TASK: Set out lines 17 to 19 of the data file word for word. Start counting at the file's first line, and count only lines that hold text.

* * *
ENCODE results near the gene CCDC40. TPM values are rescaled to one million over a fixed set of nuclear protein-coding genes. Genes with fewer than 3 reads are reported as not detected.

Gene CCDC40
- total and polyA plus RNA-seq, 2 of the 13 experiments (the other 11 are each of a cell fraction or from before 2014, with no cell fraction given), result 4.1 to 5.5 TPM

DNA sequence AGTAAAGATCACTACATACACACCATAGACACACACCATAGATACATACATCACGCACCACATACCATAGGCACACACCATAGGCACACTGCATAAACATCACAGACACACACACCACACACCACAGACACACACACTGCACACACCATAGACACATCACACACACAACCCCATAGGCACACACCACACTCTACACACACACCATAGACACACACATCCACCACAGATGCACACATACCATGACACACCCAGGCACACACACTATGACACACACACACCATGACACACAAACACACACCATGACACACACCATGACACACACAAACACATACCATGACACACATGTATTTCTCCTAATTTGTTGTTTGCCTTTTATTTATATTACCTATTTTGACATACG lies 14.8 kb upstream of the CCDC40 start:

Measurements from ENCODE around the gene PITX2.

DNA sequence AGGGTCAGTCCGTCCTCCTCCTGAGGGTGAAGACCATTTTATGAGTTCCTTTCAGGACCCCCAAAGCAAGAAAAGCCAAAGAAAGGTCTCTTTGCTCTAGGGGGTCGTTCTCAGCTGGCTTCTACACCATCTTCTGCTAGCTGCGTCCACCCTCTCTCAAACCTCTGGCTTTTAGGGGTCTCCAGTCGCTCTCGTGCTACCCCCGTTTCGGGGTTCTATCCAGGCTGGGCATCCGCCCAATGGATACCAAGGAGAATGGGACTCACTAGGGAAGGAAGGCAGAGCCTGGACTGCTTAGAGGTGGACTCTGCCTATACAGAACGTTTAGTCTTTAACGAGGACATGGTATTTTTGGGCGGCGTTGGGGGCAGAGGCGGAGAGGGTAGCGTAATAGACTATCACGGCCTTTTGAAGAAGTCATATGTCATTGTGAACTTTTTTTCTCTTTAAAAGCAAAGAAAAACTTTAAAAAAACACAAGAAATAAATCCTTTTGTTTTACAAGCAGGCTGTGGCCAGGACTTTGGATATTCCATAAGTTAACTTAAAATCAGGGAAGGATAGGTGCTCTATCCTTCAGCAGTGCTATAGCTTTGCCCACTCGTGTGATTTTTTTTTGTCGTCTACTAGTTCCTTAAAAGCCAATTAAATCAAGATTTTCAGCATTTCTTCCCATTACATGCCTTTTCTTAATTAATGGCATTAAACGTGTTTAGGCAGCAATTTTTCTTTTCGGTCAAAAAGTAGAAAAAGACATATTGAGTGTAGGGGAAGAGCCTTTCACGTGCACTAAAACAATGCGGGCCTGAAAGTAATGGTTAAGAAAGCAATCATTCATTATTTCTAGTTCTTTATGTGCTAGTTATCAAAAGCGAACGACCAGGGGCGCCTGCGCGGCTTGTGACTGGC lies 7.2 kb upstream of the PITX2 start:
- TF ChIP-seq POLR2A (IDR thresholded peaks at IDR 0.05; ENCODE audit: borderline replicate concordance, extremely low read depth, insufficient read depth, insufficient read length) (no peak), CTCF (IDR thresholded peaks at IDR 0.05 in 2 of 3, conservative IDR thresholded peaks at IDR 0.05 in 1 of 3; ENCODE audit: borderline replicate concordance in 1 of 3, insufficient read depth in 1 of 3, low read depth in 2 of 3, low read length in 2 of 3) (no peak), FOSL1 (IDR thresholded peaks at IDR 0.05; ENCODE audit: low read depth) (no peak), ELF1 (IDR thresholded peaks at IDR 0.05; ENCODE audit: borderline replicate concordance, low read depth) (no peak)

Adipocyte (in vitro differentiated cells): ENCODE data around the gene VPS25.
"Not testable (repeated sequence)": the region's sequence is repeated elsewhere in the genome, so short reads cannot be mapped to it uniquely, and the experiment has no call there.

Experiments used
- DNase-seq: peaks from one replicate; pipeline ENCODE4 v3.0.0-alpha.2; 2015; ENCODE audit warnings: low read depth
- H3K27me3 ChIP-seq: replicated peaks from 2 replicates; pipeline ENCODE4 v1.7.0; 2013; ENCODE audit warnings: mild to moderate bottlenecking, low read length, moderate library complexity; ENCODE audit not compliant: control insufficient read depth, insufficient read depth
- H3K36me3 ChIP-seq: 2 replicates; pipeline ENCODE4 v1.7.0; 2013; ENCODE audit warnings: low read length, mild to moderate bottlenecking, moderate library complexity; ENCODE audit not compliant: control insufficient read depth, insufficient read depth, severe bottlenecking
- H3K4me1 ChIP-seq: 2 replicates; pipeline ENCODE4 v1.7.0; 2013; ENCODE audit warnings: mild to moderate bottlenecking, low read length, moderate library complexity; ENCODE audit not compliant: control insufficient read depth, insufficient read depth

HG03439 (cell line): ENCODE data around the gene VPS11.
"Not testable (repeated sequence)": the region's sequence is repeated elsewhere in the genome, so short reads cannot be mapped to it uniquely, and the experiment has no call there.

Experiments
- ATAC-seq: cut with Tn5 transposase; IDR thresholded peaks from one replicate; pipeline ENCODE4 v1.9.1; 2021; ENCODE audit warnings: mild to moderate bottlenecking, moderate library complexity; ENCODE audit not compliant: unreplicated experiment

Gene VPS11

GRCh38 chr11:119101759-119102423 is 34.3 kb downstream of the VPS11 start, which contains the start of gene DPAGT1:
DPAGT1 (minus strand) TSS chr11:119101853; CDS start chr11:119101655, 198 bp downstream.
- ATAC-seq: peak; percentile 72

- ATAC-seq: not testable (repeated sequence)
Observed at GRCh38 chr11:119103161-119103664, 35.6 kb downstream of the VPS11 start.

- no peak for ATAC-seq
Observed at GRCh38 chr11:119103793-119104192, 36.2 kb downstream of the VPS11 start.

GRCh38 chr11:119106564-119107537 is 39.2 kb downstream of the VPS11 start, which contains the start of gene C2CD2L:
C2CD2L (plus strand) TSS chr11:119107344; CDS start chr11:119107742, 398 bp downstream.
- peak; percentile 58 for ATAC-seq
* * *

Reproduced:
Experiments
- ATAC-seq: cut with Tn5 transposase; IDR thresholded peaks from one replicate; pipeline ENCODE4 v1.9.1; 2021; ENCODE audit warnings: mild to moderate bottlenecking, moderate library complexity; ENCODE audit not compliant: unreplicated experiment

Gene VPS11